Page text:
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|Edward J. Heffron|
|Rank||Private First Class|
Edward Heffron was born on May 16, 1923, in South Philadelphia, Pennsylvania to Jospeh and Anne Heffron, who were both of Irish decent, and had three brothers named Jospeh Jr., James, and John, and one sister.
He dropped out of High School during the Great Depression, and went to work as a ship sandblaster for New York Shipbuilding, before choosing to enlist in the U.S. Airborne with his friend Anthony Cianfrani in 1942.
He went through vigorous Airborne Training for two years, and made friends with two troopers named John T. Julian, and J.D. Henderson, before they were sent as replacements for the 101st Airborne Division in July 1944. He was assigned to Easy Company of the 506th PIR as a Machine Gunner. He quickly made friends with veteran trooper "Wild Bill" Guarnere, who was also from Philadelphia.
Heffron first participated in the Airborne invasion of the Netherlands during Operation Market Garden. During an assault on the town of Nuenen, Heffron and his company took severe casualties, causing them to withdraw and hold a defensive position in the Netherland Crossroads till November 15, when they took a leave at Mourmelon, France.
On December 18, he and the Division were immediately sent to the Ardennes forest to replace the 28th Infantry Division and defend the town of Bastogne from the German offensive known as "The Battle of the Bulge". He shared a foxhole with medic Eugene Roe who at one point called him "babe" when wrapping a blue cloth over his cut hand.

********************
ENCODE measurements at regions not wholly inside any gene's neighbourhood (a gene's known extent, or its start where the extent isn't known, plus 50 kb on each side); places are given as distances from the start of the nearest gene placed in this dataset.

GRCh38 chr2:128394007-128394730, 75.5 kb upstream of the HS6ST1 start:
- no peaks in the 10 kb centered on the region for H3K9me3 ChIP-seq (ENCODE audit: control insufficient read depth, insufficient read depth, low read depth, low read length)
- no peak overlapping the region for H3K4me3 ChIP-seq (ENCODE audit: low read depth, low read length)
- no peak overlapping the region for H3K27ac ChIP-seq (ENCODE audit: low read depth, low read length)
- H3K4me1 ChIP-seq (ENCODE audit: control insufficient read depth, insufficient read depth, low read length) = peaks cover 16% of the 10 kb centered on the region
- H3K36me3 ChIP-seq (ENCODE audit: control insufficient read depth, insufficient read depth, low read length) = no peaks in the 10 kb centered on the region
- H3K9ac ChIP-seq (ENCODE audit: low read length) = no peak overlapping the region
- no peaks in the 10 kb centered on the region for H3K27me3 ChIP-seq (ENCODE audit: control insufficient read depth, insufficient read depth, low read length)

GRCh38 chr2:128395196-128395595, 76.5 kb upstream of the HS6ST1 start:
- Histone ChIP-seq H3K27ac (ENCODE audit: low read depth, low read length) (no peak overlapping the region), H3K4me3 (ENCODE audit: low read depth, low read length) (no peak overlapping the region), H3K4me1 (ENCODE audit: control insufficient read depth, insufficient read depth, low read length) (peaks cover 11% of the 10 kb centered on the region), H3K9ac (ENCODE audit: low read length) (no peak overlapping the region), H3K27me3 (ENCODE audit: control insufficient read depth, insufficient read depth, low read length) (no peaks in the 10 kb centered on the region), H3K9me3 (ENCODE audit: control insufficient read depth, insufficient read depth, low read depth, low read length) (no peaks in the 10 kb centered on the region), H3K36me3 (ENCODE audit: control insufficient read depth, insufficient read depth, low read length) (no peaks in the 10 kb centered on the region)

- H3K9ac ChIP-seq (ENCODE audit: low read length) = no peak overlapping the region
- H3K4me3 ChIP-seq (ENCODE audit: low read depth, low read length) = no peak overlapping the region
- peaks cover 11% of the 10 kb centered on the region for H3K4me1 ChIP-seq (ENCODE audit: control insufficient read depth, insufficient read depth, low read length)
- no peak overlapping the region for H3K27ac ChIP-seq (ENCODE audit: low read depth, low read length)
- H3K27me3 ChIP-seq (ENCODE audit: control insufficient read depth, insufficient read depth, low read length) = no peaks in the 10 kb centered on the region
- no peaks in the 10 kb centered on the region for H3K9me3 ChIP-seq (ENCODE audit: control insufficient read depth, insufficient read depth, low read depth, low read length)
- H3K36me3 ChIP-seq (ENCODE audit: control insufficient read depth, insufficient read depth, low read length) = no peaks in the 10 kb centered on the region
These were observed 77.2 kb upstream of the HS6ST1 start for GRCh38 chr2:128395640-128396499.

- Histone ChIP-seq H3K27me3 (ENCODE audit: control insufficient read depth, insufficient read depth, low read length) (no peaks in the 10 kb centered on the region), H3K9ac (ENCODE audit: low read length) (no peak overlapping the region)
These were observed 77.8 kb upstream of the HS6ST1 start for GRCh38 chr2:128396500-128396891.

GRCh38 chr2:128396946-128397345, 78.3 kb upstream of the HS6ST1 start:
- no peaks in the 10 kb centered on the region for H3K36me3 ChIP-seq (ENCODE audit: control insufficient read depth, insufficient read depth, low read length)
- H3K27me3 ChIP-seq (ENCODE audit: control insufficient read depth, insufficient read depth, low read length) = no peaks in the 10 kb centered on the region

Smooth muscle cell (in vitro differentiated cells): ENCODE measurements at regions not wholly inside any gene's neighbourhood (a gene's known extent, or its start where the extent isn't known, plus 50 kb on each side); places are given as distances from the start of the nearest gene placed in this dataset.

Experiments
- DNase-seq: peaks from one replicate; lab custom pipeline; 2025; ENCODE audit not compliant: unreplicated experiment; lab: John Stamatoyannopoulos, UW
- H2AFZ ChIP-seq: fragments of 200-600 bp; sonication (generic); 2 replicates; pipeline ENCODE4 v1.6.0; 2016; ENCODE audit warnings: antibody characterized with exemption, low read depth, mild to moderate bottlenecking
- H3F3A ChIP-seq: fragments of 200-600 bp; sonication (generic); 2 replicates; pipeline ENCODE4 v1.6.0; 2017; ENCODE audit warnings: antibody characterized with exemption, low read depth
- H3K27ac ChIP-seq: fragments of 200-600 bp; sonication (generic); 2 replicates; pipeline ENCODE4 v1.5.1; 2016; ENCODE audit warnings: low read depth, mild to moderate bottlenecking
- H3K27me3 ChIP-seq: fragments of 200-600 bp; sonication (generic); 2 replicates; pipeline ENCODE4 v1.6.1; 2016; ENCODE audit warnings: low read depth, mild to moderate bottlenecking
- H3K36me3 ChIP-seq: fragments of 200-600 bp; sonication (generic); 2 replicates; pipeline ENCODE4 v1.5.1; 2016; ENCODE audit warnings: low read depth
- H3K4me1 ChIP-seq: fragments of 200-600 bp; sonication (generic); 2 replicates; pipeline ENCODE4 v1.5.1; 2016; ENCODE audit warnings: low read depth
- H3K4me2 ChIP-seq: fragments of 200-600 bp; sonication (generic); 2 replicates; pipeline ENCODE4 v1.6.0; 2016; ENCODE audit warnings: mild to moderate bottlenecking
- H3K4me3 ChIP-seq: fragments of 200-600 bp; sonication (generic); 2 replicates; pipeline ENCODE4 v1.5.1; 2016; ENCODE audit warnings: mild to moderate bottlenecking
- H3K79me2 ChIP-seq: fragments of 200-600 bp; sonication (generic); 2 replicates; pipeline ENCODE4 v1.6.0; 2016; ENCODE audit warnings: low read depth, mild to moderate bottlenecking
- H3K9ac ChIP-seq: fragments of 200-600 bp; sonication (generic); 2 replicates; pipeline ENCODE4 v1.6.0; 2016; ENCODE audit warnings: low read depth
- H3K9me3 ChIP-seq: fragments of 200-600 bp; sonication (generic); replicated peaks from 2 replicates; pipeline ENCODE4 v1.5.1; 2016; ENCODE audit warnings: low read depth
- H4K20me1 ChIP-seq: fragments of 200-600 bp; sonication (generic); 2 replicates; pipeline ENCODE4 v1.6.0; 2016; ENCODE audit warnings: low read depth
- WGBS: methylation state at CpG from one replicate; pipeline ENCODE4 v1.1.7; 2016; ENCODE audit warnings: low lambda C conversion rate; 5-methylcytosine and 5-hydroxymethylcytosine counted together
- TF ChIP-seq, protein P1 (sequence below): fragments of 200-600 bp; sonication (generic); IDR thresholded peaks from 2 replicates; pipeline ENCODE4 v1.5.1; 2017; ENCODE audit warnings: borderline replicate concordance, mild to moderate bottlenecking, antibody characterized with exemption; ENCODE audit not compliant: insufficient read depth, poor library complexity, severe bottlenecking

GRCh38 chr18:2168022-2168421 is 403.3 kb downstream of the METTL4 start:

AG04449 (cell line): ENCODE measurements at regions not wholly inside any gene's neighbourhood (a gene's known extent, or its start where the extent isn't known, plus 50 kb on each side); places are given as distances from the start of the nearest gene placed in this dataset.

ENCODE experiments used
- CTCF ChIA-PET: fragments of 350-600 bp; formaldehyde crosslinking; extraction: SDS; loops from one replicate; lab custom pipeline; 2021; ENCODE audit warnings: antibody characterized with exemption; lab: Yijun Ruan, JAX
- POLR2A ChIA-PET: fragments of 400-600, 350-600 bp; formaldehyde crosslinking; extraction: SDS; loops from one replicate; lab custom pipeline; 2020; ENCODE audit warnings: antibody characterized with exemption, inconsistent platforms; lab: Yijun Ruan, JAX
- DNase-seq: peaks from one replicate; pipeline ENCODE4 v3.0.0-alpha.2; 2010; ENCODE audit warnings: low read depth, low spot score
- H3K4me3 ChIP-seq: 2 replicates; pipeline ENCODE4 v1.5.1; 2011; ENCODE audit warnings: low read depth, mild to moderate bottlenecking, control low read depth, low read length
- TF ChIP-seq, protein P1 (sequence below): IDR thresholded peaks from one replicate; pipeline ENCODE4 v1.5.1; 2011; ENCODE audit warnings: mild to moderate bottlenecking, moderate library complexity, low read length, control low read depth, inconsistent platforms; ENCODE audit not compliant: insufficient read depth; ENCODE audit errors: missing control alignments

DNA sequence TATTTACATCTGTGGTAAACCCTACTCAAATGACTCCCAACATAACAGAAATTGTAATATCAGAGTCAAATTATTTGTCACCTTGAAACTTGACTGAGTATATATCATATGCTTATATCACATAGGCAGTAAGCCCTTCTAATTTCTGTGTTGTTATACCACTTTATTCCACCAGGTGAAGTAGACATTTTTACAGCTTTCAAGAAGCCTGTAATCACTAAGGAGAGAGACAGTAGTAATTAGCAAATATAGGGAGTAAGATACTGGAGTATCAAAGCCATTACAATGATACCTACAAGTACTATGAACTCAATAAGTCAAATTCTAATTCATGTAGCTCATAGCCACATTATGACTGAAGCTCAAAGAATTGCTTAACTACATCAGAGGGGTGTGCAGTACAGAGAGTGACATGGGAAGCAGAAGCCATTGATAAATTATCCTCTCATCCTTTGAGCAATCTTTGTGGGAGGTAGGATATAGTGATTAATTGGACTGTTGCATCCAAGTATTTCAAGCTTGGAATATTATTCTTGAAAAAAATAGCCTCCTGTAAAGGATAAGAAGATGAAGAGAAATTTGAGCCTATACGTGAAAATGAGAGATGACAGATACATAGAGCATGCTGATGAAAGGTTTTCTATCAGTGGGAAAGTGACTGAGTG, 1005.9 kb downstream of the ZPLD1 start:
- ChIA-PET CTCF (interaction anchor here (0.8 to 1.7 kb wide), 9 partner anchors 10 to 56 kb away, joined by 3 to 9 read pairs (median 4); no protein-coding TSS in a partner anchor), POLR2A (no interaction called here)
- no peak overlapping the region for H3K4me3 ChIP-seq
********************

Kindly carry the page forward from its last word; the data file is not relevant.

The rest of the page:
During the fighting, his friend John Julian had been fatally injured by a machine gun. Heffron tried saving him, but wasn't able to with a German Machine Gun firing at his position. They were eventually able to recover Julian's body, but he had died, and Heffron was deeply affected by it.
After the Battle of the Bulge, Heffron would continue to serve all the way to Germany, and would be promoted to Sergeant. While occupying Austria, he and a buddy once stole an ambulance, but then found that a doctor was delivering a baby in it, so they abandoned it. He also was able to take a German General named Theodor Toldsorff prisoner, but the general told him he wished to surrender to an officer, which was 2nd Lt. C. Carwood Lipton.
After the warEdit
Heffron later found a job at Publicker Industries in for a whiskey distillery plant. When the company moved to Linfield in 1966, Heffron then worked on clerking cargo on the Philadelphian Waterfront, till he retired in 1993.
He and his friend Guarnere later wrote their memior Brothers in Battle, Best of Friends: Two WWII Paratroopers from the Original Band of Brothers Tell Their Story, which outlined their combat experience.
Edward Heffron passed away 1 December 2013 at the Kennedy Hospital in Stratford, New Jersey. He was 90 years old.